princess


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Related to princess: Princess Diana

prin·cess

 (prĭn′sĭs, -sĕs′, prĭn-sĕs′)
n.
1. A woman member of a royal family other than the monarch, especially a daughter of a monarch.
2.
a. A woman who is a ruler of a principality.
b. A woman who is a hereditary ruler; a queen.
3. A noblewoman of varying status or rank.
4. The wife of a prince.
5. A woman regarded as having the status or qualities of a princess.
adj.
Designed to hang in smooth, close-fitting, unbroken lines from shoulder to flared hem: a princess dress.

[Middle English princesse, from Old French, feminine of prince, prince; see prince.]

princess

(prɪnˈsɛs)
n
1. (Government, Politics & Diplomacy) (in Britain) a daughter of the sovereign or of one of the sovereign's sons
2. (Government, Politics & Diplomacy) a nonreigning female member of a sovereign family
3. (Government, Politics & Diplomacy) the wife and consort of a prince
4. any very attractive or outstanding woman
5. (Clothing & Fashion) Also called: princess dress or princess line a style of dress with a fitted bodice and an A-line skirt that is shaped by seams from shoulder to hem without a seam at the waistline

prin•cess

(ˈprɪn sɪs, -sɛs, prɪnˈsɛs)

n.
1. a nonreigning female member of a royal family.
2. the wife and consort of a prince.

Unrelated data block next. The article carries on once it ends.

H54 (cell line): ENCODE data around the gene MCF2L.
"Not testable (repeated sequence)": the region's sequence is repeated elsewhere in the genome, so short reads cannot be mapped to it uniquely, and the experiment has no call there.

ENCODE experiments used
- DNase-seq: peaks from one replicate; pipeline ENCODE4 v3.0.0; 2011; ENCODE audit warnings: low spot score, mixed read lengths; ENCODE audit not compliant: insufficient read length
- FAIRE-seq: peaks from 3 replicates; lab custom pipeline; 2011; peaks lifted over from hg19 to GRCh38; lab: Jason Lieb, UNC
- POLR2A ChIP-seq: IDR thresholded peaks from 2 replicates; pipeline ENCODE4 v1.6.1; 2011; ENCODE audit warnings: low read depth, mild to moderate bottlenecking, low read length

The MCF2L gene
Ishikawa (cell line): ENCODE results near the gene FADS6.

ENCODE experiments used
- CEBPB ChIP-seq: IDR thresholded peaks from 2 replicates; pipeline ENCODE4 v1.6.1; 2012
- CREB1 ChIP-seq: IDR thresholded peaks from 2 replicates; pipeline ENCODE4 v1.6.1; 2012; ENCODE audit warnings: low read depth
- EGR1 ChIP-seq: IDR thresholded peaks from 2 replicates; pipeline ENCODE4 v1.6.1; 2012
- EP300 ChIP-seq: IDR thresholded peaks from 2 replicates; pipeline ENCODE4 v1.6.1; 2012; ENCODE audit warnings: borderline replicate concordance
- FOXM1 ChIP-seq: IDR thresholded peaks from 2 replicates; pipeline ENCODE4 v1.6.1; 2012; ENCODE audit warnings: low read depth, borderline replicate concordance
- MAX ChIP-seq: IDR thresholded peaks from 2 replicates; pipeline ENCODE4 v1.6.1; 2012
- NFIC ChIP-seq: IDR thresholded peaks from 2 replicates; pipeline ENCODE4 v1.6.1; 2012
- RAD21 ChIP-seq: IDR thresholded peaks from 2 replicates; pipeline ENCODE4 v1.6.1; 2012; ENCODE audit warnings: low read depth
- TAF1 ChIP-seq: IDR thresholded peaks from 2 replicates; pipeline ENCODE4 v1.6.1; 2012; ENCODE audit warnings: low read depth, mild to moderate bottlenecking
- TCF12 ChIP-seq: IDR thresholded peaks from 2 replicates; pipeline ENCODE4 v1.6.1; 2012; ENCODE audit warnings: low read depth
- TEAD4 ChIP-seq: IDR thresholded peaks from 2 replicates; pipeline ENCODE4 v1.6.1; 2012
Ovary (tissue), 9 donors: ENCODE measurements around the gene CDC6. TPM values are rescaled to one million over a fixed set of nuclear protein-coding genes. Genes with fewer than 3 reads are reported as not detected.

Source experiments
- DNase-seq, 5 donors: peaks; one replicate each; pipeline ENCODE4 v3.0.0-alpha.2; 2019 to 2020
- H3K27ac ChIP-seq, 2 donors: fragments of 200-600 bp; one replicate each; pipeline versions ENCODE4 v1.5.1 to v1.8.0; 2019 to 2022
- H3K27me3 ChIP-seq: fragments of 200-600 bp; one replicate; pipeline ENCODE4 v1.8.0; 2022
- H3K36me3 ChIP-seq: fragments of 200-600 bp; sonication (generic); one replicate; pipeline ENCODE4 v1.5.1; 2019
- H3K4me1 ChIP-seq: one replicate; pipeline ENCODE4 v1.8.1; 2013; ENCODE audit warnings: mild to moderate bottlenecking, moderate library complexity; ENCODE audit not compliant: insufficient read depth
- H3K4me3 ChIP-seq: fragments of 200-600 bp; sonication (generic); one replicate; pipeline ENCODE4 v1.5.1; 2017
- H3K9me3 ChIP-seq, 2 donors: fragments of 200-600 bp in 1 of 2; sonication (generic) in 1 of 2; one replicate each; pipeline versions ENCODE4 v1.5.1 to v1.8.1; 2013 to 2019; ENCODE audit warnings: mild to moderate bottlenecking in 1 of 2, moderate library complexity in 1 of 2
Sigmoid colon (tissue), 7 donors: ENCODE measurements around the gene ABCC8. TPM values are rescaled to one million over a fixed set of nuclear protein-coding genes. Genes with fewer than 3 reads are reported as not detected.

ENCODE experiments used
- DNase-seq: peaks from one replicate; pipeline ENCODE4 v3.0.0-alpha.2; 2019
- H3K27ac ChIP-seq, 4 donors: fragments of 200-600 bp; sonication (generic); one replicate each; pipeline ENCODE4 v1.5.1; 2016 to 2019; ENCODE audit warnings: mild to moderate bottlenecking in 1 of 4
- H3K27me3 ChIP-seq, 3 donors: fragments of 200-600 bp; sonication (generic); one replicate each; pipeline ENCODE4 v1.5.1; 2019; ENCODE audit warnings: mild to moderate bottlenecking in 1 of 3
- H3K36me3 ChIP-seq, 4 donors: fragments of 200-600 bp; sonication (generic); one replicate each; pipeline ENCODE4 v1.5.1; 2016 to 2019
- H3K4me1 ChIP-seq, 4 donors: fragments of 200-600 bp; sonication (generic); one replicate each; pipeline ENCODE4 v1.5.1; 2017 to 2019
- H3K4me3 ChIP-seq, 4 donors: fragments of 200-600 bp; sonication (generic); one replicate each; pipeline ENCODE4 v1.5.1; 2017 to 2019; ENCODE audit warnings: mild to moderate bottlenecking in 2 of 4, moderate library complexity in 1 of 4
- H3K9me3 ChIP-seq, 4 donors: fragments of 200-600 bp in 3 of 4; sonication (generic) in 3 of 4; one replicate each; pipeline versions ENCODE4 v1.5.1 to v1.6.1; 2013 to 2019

3. (in Great Britain) a daughter of the sovereign or of a son of the sovereign.
4. a woman or girl regarded or treated as a princess: a middle-class American princess.
5. Archaic. a female monarch or queen.
adj.
6. Also, prin′cesse. (of a woman's dress, coat, or the like) styled with a close-fitting bodice and flared skirt, cut in single pieces, as gores, from shoulder to hem.
[1350–1400; Middle English < Middle French]
usage: See -ess.
ThesaurusAntonymsRelated WordsSynonymsLegend:
Noun1.princess - a female member of a royal family other than the queen (especially the daughter of a sovereign)princess - a female member of a royal family other than the queen (especially the daughter of a sovereign)
royal family, royal house, royal line, royalty - royal persons collectively; "the wedding was attended by royalty"
archduchess - a wife or widow of an archduke or a princess of the former ruling house of Austria
aristocrat, blue blood, patrician - a member of the aristocracy
crown princess - a female heir apparent to a throne
maharanee, maharani - a great rani; a princess in India or the wife of a maharaja
princess royal - the eldest daughter of a British sovereign

princess

noun ruler, lady, monarch, sovereign, liege, crowned head, crowned princess, dynast, princess regent the Princess of Wales
Translations
أَمِيرَةالأميرَهزَوجَة أو أرمَلَة الأمير، أميرَه
princeznakněžna
prinsesse
prinsessa
princeza
prinsessa
王女
공주
kňažnáprincezná
kraljičnaprincesa
prinsessa
เจ้าหญิง
công chúa

princess

[prɪnˈses] N (= royal) → princesa f
Princess Victoriala Princesa Victoria
the Princess Royalla princesa real
the Princess of Walesla Princesa de Gales
see also crown C

princess

[ˌprɪnˈsɛs] nprincesse f
Princess Anne → la princesse Anne

princess

nPrinzessin f; (= wife of ruler)Fürstin f

princess

[prɪnˈsɛs] nprincipessa

prince

(prins) noun
1. a male member of a royal family, especially the son of a king or queen. Prince Charles.